Reconstructing historical marine ecosystems using food web models: Northern British Columbia from Pre-European contact to present
ABSTRACT Mass-balance trophic models (Ecopath with Ecosim) are developed for the marine ecosystem of northern British Columbia (BC) for the historical periods 1750, 1900, 1950 and 2000 AD. Time series data are compiled for catch, fishing mortality and biomass using fisheries statistics and literature values. Using the assembled dataset, dynamics of the 1950-based simulations are fitted to agree with observations over 50 years to 2000 through the manipulation of trophic flow parameters and the addition of climate factors: a primary production anomaly and herring recruitment anomaly. The predicted climate anomalies reflect documented environmental series, most strongly sea surface temperature and the Pacific Decadal Oscillation index. The best-fit predator–prey interaction parameters indicate mixed trophic control of the ecosystem. Trophic flow parameters from the fitted 1950 model are transferred to the other historical periods assuming stationarity in density-dependent foraging tactics. The 1900 model exhibited an improved fit to data using this approach, which suggests that the pattern of trophic control may have remained constant over much of the last century. The 1950 model is driven forward 50 years using climate and historical fishing drivers. The resulting ecosystem is compared to the 2000 model, and the dynamics of these models are compared in a predictive forecast to 2050. The models suggest similar restoration trajectories after a hypothetical release from fishing.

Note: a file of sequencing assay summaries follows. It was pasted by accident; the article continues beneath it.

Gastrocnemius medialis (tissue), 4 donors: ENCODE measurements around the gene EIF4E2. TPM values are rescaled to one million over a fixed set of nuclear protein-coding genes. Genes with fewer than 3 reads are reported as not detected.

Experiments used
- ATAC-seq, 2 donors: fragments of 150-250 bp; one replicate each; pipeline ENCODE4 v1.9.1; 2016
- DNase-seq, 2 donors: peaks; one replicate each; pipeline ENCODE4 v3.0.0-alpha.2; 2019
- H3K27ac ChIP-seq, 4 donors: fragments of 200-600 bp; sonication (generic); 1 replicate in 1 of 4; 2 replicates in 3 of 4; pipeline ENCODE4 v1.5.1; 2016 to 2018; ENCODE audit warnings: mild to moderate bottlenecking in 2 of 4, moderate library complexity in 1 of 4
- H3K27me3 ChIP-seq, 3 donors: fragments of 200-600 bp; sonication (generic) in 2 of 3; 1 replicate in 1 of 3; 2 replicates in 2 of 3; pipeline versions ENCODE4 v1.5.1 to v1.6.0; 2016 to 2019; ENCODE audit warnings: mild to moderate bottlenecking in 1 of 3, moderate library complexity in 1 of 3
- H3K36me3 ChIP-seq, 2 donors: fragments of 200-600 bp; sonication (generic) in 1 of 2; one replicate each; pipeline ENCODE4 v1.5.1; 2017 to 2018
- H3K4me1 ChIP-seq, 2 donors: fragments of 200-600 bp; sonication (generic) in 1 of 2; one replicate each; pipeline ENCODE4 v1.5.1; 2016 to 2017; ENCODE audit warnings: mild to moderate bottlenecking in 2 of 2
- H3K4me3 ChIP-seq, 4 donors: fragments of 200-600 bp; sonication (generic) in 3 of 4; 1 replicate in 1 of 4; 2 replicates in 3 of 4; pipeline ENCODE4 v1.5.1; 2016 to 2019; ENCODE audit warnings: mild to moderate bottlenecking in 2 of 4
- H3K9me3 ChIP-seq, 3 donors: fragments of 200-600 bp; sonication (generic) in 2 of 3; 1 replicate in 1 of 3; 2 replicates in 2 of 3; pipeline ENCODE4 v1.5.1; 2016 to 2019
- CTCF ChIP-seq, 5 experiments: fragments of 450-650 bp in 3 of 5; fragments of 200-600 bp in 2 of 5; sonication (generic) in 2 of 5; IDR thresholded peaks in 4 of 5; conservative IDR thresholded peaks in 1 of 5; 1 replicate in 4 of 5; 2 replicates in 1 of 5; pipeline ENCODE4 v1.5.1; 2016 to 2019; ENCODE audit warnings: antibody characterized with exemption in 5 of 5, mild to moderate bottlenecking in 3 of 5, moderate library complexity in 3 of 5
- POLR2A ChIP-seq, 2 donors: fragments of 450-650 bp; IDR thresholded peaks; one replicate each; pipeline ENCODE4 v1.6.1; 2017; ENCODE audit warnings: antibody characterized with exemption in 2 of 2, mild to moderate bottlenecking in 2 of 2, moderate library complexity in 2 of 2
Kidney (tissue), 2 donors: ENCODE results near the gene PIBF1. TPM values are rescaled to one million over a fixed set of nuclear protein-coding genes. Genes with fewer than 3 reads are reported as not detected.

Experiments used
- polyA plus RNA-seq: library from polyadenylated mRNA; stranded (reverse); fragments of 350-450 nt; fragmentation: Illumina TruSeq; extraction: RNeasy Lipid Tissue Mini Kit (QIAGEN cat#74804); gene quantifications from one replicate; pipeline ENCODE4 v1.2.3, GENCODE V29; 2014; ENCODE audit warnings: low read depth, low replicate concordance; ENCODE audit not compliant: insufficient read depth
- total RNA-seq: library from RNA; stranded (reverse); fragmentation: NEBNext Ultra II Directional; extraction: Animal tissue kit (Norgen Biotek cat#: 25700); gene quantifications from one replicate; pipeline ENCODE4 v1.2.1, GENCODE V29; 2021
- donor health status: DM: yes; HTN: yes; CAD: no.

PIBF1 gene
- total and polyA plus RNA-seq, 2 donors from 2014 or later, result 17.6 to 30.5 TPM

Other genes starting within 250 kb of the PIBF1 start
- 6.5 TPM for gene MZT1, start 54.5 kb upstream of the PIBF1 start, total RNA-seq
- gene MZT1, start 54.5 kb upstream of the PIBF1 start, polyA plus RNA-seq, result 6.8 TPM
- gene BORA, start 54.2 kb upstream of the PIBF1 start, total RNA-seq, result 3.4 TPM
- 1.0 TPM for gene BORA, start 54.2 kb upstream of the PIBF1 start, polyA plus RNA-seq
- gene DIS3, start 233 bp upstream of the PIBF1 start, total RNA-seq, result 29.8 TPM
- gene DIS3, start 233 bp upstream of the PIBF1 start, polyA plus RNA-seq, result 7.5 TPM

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ABSTRACT: One of the greatest obstacles to moving ecosystem-based management (EBM) from concept to practice is the lack of a systematic approach to defining ecosystem-level decision criteria, or reference points that trigger management action. To assist resource managers and policymakers in developing EBM decision criteria, we introduce a quantitative, transferable method for identifying utility thresholds. A utility threshold is the level of human-induced pressure (e.g., pollution) at which small changes produce substantial improvements toward the EBM goal of protecting an ecosystem's structural (e.g., diversity) and functional (e.g., resilience) attributes. The analytical approach is based on the detection of nonlinearities in relationships between ecosystem attributes and pressures. We illustrate the method with a hypothetical case study of (1) fishing and (2) nearshore habitat pressure using an empirically-validated marine ecosystem model for British Columbia, Canada, and derive numerical threshold values in terms of the density of two empirically-tractable indicator groups, sablefish and jellyfish. We also describe how to incorporate uncertainty into the estimation of utility thresholds and highlight their value in the context of understanding EBM trade-offs. For any policy scenario, an understanding of utility thresholds provides insight into the amount and type of management intervention required to make significant progress toward improved ecosystem structure and function. The approach outlined in this paper can be applied in the context of single or multiple human-induced pressures, to any marine, freshwater, or terrestrial ecosystem, and should facilitate more effective management.PLoS ONE 01/2010; 5(1):e8907. · 4.09 Impact Factor